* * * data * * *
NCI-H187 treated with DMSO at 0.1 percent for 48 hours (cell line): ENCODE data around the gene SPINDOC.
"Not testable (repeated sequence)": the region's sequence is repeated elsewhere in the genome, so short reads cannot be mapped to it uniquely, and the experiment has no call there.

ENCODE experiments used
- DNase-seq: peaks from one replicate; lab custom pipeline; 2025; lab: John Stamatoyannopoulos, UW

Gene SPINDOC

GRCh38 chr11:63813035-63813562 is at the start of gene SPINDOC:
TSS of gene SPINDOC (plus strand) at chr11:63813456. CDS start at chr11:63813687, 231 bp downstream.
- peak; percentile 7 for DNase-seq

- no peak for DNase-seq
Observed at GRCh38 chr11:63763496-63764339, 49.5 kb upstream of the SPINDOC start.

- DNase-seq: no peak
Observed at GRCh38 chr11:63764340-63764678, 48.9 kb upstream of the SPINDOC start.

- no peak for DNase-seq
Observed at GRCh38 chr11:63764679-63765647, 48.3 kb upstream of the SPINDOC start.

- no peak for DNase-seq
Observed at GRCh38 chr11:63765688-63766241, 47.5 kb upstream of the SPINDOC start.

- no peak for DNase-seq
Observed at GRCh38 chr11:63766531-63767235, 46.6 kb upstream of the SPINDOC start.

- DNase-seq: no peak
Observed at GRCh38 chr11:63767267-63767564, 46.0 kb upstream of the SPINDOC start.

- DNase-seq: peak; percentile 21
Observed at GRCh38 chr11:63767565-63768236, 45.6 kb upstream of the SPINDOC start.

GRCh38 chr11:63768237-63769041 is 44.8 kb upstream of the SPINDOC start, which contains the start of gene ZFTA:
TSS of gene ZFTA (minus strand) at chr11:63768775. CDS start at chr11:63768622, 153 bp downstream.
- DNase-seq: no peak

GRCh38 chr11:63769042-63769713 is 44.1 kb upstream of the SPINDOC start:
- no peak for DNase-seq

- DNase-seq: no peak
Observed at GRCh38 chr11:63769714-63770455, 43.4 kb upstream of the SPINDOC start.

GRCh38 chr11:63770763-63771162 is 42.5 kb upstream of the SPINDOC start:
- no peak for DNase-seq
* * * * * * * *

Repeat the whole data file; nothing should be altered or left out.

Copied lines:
NCI-H187 treated with DMSO at 0.1 percent for 48 hours (cell line): ENCODE data around the gene SPINDOC.
"Not testable (repeated sequence)": the region's sequence is repeated elsewhere in the genome, so short reads cannot be mapped to it uniquely, and the experiment has no call there.

ENCODE experiments used
- DNase-seq: peaks from one replicate; lab custom pipeline; 2025; lab: John Stamatoyannopoulos, UW

Gene SPINDOC

GRCh38 chr11:63813035-63813562 is at the start of gene SPINDOC:
TSS of gene SPINDOC (plus strand) at chr11:63813456. CDS start at chr11:63813687, 231 bp downstream.
- peak; percentile 7 for DNase-seq

- no peak for DNase-seq
Observed at GRCh38 chr11:63763496-63764339, 49.5 kb upstream of the SPINDOC start.

- DNase-seq: no peak
Observed at GRCh38 chr11:63764340-63764678, 48.9 kb upstream of the SPINDOC start.

- no peak for DNase-seq
Observed at GRCh38 chr11:63764679-63765647, 48.3 kb upstream of the SPINDOC start.

- no peak for DNase-seq
Observed at GRCh38 chr11:63765688-63766241, 47.5 kb upstream of the SPINDOC start.

- no peak for DNase-seq
Observed at GRCh38 chr11:63766531-63767235, 46.6 kb upstream of the SPINDOC start.

- DNase-seq: no peak
Observed at GRCh38 chr11:63767267-63767564, 46.0 kb upstream of the SPINDOC start.

- DNase-seq: peak; percentile 21
Observed at GRCh38 chr11:63767565-63768236, 45.6 kb upstream of the SPINDOC start.

GRCh38 chr11:63768237-63769041 is 44.8 kb upstream of the SPINDOC start, which contains the start of gene ZFTA:
TSS of gene ZFTA (minus strand) at chr11:63768775. CDS start at chr11:63768622, 153 bp downstream.
- DNase-seq: no peak

GRCh38 chr11:63769042-63769713 is 44.1 kb upstream of the SPINDOC start:
- no peak for DNase-seq

- DNase-seq: no peak
Observed at GRCh38 chr11:63769714-63770455, 43.4 kb upstream of the SPINDOC start.

GRCh38 chr11:63770763-63771162 is 42.5 kb upstream of the SPINDOC start:
- no peak for DNase-seq